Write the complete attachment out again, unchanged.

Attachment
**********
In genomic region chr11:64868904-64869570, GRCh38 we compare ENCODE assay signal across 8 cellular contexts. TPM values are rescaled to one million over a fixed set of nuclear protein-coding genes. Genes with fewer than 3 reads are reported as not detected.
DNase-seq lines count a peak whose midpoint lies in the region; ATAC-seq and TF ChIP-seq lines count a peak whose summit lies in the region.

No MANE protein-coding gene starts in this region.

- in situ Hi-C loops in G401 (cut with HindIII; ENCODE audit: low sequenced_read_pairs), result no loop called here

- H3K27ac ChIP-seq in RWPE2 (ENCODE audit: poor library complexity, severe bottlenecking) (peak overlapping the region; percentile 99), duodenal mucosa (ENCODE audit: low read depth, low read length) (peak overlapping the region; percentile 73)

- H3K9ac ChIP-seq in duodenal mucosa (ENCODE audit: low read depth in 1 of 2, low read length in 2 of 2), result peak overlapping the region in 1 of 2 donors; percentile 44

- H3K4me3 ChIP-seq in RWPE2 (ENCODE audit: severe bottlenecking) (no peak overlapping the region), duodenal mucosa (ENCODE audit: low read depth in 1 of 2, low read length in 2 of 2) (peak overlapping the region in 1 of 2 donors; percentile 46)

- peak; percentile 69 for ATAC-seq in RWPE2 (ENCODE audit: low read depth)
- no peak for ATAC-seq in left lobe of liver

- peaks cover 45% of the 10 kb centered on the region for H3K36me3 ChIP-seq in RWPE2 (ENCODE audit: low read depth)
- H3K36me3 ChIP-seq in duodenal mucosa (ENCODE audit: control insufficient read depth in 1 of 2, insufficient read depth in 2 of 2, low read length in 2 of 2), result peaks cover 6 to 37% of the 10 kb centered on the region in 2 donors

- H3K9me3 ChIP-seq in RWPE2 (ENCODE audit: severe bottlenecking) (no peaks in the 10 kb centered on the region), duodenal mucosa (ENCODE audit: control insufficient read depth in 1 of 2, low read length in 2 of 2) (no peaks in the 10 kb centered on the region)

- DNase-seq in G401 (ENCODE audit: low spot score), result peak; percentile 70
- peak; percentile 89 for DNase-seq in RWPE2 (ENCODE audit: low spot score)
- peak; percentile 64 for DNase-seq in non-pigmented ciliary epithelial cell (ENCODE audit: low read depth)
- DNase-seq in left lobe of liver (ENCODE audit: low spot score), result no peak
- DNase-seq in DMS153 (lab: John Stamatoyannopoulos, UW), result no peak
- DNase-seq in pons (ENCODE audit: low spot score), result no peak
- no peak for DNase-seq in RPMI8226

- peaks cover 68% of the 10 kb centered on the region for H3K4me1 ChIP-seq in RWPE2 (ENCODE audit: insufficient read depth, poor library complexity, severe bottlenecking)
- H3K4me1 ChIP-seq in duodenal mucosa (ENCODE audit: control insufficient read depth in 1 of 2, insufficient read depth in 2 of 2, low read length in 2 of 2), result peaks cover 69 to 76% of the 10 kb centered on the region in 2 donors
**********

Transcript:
In genomic region chr11:64868904-64869570, GRCh38 we compare ENCODE assay signal across 8 cellular contexts. TPM values are rescaled to one million over a fixed set of nuclear protein-coding genes. Genes with fewer than 3 reads are reported as not detected.
DNase-seq lines count a peak whose midpoint lies in the region; ATAC-seq and TF ChIP-seq lines count a peak whose summit lies in the region.

No MANE protein-coding gene starts in this region.

- in situ Hi-C loops in G401 (cut with HindIII; ENCODE audit: low sequenced_read_pairs), result no loop called here

- H3K27ac ChIP-seq in RWPE2 (ENCODE audit: poor library complexity, severe bottlenecking) (peak overlapping the region; percentile 99), duodenal mucosa (ENCODE audit: low read depth, low read length) (peak overlapping the region; percentile 73)

- H3K9ac ChIP-seq in duodenal mucosa (ENCODE audit: low read depth in 1 of 2, low read length in 2 of 2), result peak overlapping the region in 1 of 2 donors; percentile 44

- H3K4me3 ChIP-seq in RWPE2 (ENCODE audit: severe bottlenecking) (no peak overlapping the region), duodenal mucosa (ENCODE audit: low read depth in 1 of 2, low read length in 2 of 2) (peak overlapping the region in 1 of 2 donors; percentile 46)

- peak; percentile 69 for ATAC-seq in RWPE2 (ENCODE audit: low read depth)
- no peak for ATAC-seq in left lobe of liver

- peaks cover 45% of the 10 kb centered on the region for H3K36me3 ChIP-seq in RWPE2 (ENCODE audit: low read depth)
- H3K36me3 ChIP-seq in duodenal mucosa (ENCODE audit: control insufficient read depth in 1 of 2, insufficient read depth in 2 of 2, low read length in 2 of 2), result peaks cover 6 to 37% of the 10 kb centered on the region in 2 donors

- H3K9me3 ChIP-seq in RWPE2 (ENCODE audit: severe bottlenecking) (no peaks in the 10 kb centered on the region), duodenal mucosa (ENCODE audit: control insufficient read depth in 1 of 2, low read length in 2 of 2) (no peaks in the 10 kb centered on the region)

- DNase-seq in G401 (ENCODE audit: low spot score), result peak; percentile 70
- peak; percentile 89 for DNase-seq in RWPE2 (ENCODE audit: low spot score)
- peak; percentile 64 for DNase-seq in non-pigmented ciliary epithelial cell (ENCODE audit: low read depth)
- DNase-seq in left lobe of liver (ENCODE audit: low spot score), result no peak
- DNase-seq in DMS153 (lab: John Stamatoyannopoulos, UW), result no peak
- DNase-seq in pons (ENCODE audit: low spot score), result no peak
- no peak for DNase-seq in RPMI8226

- peaks cover 68% of the 10 kb centered on the region for H3K4me1 ChIP-seq in RWPE2 (ENCODE audit: insufficient read depth, poor library complexity, severe bottlenecking)
- H3K4me1 ChIP-seq in duodenal mucosa (ENCODE audit: control insufficient read depth in 1 of 2, insufficient read depth in 2 of 2, low read length in 2 of 2), result peaks cover 69 to 76% of the 10 kb centered on the region in 2 donors